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Predators brace for physical series vs Jets in 2nd round

Predators brace for physical series vs Jets in 2nd round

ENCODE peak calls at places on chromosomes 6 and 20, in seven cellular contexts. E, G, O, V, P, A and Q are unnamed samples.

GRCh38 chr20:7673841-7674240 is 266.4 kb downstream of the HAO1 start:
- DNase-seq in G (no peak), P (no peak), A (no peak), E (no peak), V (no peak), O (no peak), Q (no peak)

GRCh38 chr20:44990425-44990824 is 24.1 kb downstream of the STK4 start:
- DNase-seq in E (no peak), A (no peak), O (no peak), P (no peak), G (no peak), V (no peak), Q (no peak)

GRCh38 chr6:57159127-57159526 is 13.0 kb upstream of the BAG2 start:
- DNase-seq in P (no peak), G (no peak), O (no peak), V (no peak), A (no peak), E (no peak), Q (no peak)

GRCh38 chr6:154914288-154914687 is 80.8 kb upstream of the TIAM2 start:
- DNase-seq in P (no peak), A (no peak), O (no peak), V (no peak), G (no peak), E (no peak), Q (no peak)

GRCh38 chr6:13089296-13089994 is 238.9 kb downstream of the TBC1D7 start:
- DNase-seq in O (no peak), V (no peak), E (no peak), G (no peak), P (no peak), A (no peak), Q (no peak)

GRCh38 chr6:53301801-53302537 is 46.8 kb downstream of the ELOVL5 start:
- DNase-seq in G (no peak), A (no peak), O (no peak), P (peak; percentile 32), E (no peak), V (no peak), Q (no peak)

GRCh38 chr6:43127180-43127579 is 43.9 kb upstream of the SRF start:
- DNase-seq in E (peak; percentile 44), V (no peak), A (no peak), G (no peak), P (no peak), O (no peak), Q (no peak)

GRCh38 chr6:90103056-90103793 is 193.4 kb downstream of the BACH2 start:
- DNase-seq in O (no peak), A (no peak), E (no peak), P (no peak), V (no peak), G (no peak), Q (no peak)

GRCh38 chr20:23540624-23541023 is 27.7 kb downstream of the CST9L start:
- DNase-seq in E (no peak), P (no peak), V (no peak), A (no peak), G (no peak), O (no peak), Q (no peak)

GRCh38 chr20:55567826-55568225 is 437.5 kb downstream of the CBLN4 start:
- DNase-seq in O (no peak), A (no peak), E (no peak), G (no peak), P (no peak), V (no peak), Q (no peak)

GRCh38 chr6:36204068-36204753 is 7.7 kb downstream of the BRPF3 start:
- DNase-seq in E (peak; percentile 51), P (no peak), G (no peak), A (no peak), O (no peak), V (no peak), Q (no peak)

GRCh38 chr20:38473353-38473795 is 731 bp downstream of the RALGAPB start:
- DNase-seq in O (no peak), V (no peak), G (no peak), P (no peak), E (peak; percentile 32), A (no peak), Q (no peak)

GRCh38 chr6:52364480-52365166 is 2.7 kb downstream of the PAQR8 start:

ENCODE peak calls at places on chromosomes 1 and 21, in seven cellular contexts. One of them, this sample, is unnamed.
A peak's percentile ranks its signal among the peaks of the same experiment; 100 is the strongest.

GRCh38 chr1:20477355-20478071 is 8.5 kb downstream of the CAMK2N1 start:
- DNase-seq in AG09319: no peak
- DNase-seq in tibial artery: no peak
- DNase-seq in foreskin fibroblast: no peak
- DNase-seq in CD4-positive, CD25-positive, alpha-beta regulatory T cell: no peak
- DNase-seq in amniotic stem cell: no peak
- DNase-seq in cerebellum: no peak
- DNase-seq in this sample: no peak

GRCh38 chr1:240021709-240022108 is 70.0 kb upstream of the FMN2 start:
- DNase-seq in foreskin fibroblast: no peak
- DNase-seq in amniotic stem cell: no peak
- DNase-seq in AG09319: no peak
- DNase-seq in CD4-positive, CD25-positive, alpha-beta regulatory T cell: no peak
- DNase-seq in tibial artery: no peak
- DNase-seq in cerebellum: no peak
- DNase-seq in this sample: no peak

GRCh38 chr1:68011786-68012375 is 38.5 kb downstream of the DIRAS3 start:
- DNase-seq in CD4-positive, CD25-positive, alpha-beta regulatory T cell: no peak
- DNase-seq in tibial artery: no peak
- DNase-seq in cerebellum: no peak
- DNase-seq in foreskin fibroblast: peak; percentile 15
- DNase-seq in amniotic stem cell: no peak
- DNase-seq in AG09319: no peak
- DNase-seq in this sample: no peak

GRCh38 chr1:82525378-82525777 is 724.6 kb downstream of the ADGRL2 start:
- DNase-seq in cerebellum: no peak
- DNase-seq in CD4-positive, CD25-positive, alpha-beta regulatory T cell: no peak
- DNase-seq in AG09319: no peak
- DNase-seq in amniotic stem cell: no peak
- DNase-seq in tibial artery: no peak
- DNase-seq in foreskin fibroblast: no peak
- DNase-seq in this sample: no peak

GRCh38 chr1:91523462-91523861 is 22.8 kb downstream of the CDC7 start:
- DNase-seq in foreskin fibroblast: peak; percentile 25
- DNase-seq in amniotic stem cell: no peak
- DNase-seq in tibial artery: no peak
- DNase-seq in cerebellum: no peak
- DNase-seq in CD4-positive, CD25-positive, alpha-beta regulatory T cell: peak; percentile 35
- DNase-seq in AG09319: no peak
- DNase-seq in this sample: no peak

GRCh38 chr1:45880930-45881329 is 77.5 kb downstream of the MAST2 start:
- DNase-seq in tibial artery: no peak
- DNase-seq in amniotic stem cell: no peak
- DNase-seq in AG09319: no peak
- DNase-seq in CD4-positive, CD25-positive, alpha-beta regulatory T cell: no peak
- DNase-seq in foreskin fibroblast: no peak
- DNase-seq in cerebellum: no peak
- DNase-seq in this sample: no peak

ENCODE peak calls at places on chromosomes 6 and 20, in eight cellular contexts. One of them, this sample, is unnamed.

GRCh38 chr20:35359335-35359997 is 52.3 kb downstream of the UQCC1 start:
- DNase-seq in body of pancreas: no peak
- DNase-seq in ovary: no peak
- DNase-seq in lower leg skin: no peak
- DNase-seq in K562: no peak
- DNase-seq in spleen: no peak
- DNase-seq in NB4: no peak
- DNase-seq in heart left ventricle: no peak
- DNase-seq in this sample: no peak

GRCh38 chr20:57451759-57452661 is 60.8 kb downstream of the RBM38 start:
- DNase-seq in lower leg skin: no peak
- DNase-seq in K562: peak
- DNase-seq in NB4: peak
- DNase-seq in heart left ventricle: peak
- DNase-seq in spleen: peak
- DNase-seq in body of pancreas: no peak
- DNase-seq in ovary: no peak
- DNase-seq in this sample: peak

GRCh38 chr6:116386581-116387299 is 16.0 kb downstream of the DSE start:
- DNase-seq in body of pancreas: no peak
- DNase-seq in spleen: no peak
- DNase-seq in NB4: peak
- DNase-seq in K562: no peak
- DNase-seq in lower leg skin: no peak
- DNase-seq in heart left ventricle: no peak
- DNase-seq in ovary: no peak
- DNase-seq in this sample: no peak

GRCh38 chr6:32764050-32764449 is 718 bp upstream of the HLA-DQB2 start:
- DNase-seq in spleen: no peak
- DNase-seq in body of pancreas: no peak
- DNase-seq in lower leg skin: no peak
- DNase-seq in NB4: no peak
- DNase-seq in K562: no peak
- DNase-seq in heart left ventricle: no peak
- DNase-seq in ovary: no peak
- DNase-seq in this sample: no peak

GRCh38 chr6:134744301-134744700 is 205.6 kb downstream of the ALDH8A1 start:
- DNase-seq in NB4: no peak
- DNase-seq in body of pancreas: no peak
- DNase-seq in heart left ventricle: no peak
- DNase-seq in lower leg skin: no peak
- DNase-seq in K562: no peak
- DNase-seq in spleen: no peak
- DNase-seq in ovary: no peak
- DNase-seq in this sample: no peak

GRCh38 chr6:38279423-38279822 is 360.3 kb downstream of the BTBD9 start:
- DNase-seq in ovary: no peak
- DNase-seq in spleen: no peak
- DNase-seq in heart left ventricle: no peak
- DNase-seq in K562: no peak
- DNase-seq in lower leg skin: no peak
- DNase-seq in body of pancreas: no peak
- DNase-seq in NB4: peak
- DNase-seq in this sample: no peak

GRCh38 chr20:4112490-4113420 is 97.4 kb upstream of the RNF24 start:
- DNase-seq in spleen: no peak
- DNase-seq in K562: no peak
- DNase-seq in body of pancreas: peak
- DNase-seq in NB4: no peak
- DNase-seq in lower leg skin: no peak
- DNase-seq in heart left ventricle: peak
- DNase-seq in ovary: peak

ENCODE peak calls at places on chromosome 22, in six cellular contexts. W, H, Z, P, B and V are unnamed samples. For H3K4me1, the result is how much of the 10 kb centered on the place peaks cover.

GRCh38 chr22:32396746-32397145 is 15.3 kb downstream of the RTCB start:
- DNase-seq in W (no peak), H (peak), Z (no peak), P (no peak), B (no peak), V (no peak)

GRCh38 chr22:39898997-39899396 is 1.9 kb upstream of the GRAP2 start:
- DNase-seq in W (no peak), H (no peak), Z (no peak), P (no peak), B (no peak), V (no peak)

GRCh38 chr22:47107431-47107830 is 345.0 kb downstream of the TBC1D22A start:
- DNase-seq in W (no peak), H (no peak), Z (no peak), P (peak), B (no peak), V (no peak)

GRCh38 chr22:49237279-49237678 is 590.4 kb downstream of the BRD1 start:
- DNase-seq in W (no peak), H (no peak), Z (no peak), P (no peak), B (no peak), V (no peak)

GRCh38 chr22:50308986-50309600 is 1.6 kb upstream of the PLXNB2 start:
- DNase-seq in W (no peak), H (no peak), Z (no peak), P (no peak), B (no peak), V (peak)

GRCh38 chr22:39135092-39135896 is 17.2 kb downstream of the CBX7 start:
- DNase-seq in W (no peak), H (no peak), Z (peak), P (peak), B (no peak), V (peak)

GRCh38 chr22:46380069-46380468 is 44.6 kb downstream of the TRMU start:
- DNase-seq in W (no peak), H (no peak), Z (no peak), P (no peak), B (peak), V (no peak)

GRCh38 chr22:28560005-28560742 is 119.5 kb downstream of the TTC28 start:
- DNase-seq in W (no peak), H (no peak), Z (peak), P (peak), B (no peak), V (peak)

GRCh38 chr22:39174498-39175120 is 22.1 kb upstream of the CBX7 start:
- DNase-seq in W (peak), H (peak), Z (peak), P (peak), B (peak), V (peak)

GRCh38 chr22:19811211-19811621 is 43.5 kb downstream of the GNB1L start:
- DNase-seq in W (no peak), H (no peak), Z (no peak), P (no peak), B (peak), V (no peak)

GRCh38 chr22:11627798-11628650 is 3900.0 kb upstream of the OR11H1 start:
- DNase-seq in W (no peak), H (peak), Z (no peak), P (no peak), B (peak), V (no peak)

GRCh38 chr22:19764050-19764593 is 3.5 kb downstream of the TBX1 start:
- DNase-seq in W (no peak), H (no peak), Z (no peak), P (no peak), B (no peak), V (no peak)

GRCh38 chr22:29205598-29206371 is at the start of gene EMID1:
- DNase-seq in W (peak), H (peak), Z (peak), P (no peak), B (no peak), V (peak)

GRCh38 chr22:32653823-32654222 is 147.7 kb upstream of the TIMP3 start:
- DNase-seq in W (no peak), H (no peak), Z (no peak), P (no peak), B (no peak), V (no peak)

The Nashville Predators are done dealing with the speed of Nathan MacKinnon and the Colorado Avalanche. Next, they get the physicality of Dustin Byfuglien and the Winnipeg Jets . There's no easy test this time of year. 'They've got size. They've got skill. They've got speed,' forward Austin Watson said Sunday night after Nashville beat the Avalanche 5-0 in Game 6 to clinch the series. 'Get our rest and get prepared.' Nashville looks every bit like the team that went to the Stanley Cup Final a season ago and won the Presidents' Trophy this season. The Predators are hitting their stride heading into the Winnipeg series. They had 11 forwards notch at least a point in the Colorado series. Not to be outdone, the Jets had a balanced scoring attack in closing out Minnesota, 4-1. 'We saw how the regular season went against them. They're good hockey games,' said Watson, whose team went 3-1-1 against the Jets during the year. 'We're excited.' This goaltending showdown should be worth the price of admission: Pekka Rinne vs. Connor Hellebuyck. One Vezina Trophy finalist against another. Both are coming off a solid series, with Rinne stopping 22 shots in a 5-0 win Sunday to close out the series with Colorado. Hellebuyck had a 1.94 goals-against average in eliminating the Wild. 'Moving into the second round, I think you want to be playing very good defensive hockey against Winnipeg,' Rinne said. 'One of the better teams in the league. They have a lot of firepower, a lot of talent up front. Also, like ours, their 'D' is a big part of their game. I think it's going to be very exciting, good series.' The Western Conference semifinals feature a little bit of history: This marks only the third time the final four in the conference are all chasing after their first Stanley Cup since the introduction of conferences in '74-75, according to information provided by the league. The scenario also occurred in 2012 (the Los Angeles Kings hoisted the Cup) and in 1984 (Edmonton). In the other semifinal matchup set to get underway, expansion Las Vegas faces San Jose. 'Anytime you win a series you're feeling confident,' Predators forward Nick Bonino said. 'We're going to be as confident as we can going against Winnipeg. We know how good they are.' That's a sentiment shared by forward Filip Forsberg, who scored four goals against Colorado. 'It was a good test for us. These guys have been flying around for six games, playing really fast hockey,' Forsberg said. 'We've been trying to play as fast as we can as well. If we can bring that speed into the next round that will be good.' The Nashville defense will have its hands full with the likes of Jets forward Patrik Laine, who scored 44 goals in the regular season, and Blake Wheeler (91 points). Still, the Predators enter on a high after posting a shutout victory in a series-ending game for the first time in franchise history. They joined Vegas and Winnipeg as the third team to accomplish the feat this postseason. 'It's better to end it this way than hanging on at the end,' Predators coach Peter Laviolette said. 'There are other teams on the ice that are pretty good hockey teams. You see it in other series going on. It would have been great if you win (the series) 4-0 but that wasn't the case. We had an opposition that was young, skilled and fast and they had nothing to lose, and they played that way. There were times in the first five games it didn't look like it was just going happen — we were going to have to work for it. 'It was nice tonight to play a game we were comfortable with.' The Avs take some pride in knowing they gave the Predators fits at times. 'We made them fight for it,' Avalanche captain Gabriel Landeskog said. Exactly. 'The way Colorado works and battles and plays the game fast, it definitely challenged us,' Predators center Colton Sissons said. 'It was a good experience for us going forward.' ___ More AP hockey: https://apnews.com/tag/NHLhockey